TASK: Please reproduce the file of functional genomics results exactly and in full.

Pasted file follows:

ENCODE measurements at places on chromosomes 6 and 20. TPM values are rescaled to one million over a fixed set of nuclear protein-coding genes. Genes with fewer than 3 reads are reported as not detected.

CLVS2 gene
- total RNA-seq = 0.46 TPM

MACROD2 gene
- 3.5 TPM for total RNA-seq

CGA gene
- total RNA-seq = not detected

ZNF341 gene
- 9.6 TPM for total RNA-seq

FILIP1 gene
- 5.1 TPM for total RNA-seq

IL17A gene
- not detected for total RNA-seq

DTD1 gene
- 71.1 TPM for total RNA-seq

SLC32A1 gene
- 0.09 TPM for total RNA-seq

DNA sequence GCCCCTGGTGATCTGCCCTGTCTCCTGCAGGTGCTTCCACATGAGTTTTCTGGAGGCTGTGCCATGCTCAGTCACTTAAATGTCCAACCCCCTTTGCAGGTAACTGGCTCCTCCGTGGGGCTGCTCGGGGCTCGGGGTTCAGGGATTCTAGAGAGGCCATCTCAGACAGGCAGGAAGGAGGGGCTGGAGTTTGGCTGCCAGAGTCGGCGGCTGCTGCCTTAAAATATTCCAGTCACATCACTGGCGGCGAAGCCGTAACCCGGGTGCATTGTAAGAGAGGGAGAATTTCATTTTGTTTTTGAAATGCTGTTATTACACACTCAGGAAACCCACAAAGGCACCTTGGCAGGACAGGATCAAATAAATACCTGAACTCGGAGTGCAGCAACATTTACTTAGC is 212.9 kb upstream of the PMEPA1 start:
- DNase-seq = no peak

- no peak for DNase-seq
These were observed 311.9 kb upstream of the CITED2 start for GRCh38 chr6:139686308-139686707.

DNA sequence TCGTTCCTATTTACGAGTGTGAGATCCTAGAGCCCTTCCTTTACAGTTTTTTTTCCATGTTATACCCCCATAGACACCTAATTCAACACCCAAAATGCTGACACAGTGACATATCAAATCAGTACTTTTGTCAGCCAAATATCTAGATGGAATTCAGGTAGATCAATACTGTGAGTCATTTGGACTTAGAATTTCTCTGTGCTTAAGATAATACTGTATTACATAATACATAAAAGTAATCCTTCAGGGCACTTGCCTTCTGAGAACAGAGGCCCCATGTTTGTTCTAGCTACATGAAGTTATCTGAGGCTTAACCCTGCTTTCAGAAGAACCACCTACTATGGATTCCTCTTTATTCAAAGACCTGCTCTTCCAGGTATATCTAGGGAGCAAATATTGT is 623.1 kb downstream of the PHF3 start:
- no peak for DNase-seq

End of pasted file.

ENCODE measurements at places on chromosomes 6 and 20. TPM values are rescaled to one million over a fixed set of nuclear protein-coding genes. Genes with fewer than 3 reads are reported as not detected.

CLVS2 gene
- total RNA-seq = 0.46 TPM

MACROD2 gene
- 3.5 TPM for total RNA-seq

CGA gene
- total RNA-seq = not detected

ZNF341 gene
- 9.6 TPM for total RNA-seq

FILIP1 gene
- 5.1 TPM for total RNA-seq

IL17A gene
- not detected for total RNA-seq

DTD1 gene
- 71.1 TPM for total RNA-seq

SLC32A1 gene
- 0.09 TPM for total RNA-seq

DNA sequence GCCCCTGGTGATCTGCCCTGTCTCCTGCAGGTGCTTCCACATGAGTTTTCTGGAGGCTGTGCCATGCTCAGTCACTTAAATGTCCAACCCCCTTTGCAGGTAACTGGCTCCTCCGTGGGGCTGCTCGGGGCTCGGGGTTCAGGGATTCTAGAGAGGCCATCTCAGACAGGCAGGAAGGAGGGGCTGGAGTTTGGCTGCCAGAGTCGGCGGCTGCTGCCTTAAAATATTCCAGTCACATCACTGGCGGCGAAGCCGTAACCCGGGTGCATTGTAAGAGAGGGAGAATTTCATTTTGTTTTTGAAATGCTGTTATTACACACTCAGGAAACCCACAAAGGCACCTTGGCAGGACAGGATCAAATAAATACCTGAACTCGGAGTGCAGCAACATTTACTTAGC is 212.9 kb upstream of the PMEPA1 start:
- DNase-seq = no peak

- no peak for DNase-seq
These were observed 311.9 kb upstream of the CITED2 start for GRCh38 chr6:139686308-139686707.

DNA sequence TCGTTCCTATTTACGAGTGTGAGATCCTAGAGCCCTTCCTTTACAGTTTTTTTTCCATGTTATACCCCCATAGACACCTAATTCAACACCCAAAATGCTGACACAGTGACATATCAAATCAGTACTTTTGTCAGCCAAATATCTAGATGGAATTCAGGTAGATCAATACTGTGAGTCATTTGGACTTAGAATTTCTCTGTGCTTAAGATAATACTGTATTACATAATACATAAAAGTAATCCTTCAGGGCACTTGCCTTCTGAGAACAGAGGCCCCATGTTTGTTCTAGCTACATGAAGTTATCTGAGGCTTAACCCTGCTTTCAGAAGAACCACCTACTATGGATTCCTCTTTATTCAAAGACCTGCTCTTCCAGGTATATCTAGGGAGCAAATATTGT is 623.1 kb downstream of the PHF3 start:
- no peak for DNase-seq